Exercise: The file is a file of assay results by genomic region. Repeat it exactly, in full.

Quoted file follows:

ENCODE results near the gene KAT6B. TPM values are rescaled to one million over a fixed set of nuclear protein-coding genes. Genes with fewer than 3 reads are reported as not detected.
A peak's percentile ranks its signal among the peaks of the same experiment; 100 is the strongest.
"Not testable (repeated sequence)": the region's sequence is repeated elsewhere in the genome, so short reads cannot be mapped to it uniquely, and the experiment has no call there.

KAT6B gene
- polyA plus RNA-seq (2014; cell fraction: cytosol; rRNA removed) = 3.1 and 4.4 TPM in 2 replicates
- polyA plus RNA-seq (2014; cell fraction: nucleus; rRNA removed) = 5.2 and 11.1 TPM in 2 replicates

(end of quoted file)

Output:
ENCODE results near the gene KAT6B. TPM values are rescaled to one million over a fixed set of nuclear protein-coding genes. Genes with fewer than 3 reads are reported as not detected.
A peak's percentile ranks its signal among the peaks of the same experiment; 100 is the strongest.
"Not testable (repeated sequence)": the region's sequence is repeated elsewhere in the genome, so short reads cannot be mapped to it uniquely, and the experiment has no call there.

KAT6B gene
- polyA plus RNA-seq (2014; cell fraction: cytosol; rRNA removed) = 3.1 and 4.4 TPM in 2 replicates
- polyA plus RNA-seq (2014; cell fraction: nucleus; rRNA removed) = 5.2 and 11.1 TPM in 2 replicates